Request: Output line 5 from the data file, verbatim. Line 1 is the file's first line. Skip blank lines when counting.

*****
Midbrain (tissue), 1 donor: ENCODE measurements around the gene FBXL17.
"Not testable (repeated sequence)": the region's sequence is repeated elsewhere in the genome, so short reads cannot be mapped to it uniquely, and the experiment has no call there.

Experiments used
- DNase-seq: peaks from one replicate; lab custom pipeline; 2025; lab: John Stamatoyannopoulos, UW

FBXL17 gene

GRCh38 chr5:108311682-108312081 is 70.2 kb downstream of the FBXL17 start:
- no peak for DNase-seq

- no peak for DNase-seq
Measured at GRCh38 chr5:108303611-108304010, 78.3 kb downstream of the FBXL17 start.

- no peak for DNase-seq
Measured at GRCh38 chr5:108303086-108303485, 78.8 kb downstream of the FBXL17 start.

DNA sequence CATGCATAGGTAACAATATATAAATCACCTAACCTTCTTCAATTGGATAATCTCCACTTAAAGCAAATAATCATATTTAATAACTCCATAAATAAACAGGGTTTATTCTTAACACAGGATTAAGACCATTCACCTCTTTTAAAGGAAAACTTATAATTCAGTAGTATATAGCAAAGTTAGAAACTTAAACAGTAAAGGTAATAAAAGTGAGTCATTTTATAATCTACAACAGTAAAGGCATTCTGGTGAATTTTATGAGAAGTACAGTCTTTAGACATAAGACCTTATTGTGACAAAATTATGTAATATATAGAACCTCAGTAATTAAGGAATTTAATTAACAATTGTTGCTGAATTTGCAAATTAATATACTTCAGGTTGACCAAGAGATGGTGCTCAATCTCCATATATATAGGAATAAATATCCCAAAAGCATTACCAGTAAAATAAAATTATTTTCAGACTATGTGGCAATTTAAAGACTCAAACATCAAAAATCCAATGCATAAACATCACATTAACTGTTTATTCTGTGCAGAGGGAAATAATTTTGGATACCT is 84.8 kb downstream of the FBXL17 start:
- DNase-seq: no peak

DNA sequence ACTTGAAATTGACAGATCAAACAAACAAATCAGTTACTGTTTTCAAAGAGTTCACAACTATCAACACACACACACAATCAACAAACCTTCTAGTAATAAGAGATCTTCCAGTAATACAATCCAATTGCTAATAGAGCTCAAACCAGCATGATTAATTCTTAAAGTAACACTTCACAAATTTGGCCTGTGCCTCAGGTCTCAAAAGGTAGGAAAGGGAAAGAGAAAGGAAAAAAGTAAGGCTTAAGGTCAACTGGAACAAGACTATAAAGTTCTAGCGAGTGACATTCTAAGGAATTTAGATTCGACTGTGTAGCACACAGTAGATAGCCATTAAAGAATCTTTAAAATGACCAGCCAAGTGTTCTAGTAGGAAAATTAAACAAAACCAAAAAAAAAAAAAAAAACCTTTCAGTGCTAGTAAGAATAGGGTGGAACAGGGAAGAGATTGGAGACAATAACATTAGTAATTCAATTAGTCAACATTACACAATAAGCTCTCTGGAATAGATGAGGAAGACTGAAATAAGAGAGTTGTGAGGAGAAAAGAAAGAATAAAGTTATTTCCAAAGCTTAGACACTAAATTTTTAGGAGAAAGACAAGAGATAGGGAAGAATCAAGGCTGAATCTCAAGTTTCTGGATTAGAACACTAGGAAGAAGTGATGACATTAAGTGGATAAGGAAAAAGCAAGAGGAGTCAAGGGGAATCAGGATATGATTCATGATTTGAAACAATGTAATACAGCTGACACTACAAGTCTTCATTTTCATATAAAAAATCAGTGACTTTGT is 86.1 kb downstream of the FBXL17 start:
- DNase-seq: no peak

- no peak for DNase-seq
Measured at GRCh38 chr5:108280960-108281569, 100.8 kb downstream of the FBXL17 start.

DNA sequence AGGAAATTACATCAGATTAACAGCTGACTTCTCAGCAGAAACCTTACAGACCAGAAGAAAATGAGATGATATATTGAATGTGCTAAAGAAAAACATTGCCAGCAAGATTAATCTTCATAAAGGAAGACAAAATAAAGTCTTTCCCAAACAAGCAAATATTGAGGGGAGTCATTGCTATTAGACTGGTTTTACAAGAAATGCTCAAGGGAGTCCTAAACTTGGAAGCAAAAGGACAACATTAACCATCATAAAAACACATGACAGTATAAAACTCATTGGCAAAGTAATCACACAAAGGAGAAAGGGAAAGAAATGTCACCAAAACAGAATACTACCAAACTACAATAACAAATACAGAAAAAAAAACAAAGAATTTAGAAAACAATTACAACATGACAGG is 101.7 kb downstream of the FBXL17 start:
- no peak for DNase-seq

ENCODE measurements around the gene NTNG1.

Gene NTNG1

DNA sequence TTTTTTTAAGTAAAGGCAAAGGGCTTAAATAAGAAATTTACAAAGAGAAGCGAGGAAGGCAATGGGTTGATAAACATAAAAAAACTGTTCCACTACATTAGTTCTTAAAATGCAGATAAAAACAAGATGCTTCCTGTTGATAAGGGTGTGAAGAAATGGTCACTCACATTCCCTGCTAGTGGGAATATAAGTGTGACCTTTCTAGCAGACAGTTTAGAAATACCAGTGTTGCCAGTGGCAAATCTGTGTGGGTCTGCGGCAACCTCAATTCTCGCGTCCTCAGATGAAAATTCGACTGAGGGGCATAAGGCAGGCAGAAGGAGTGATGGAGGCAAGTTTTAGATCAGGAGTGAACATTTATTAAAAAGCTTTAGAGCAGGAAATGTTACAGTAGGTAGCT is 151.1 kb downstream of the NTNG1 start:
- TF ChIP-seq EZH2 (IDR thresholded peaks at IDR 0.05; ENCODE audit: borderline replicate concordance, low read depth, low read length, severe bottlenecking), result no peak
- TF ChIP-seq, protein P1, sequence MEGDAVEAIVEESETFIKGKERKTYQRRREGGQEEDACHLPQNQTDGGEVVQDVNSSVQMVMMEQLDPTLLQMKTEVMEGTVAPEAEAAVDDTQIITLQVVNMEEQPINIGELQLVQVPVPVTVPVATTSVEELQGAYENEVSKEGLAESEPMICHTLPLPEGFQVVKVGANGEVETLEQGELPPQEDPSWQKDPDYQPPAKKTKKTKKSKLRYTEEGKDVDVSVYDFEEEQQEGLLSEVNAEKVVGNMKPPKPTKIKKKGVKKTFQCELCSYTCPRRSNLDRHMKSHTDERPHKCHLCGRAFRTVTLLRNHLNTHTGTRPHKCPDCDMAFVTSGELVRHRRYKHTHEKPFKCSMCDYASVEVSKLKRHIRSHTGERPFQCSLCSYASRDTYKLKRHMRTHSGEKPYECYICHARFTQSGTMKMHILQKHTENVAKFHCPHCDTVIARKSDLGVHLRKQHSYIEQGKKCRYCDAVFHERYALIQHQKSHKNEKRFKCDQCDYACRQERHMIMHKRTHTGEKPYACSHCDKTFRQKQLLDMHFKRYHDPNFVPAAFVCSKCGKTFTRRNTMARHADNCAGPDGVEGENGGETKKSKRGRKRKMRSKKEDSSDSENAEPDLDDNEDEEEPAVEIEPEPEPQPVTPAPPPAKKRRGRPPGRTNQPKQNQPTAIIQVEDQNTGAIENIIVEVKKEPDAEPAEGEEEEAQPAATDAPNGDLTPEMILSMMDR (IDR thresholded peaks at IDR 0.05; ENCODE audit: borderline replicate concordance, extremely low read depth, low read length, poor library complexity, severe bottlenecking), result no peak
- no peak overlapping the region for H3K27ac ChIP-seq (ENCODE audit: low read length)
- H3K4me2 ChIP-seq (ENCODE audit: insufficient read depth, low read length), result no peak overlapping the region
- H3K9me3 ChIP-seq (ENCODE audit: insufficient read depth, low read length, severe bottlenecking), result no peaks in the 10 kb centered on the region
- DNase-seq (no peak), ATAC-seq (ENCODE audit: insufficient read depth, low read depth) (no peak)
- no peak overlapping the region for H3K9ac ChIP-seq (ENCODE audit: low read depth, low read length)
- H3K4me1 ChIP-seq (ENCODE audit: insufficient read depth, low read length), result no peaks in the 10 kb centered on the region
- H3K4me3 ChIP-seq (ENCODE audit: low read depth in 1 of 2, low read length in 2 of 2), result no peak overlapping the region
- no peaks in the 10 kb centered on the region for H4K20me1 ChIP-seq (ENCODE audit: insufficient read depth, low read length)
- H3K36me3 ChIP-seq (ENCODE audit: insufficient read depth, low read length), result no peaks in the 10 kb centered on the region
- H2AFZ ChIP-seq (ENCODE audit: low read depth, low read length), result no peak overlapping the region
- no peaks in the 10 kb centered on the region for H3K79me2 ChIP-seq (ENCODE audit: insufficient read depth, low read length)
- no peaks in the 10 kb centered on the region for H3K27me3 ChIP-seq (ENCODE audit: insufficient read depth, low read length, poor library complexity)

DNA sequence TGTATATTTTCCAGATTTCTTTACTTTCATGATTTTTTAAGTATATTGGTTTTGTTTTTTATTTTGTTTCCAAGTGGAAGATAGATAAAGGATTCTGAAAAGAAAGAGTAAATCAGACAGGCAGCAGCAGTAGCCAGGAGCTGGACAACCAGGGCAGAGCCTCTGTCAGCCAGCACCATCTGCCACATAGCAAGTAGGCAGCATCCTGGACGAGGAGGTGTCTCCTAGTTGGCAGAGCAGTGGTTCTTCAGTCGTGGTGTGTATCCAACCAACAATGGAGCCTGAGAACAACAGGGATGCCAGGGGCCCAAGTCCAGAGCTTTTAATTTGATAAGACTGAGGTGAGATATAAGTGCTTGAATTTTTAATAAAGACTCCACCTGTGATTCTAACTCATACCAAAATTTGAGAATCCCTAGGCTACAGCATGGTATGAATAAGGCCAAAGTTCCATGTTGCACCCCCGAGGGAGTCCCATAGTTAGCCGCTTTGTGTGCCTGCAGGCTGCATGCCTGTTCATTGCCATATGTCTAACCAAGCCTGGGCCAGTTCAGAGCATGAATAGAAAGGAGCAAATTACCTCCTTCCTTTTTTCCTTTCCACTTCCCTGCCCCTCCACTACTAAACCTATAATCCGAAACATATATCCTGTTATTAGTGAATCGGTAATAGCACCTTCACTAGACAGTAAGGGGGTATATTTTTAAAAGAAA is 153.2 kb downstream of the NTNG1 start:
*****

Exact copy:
FBXL17 gene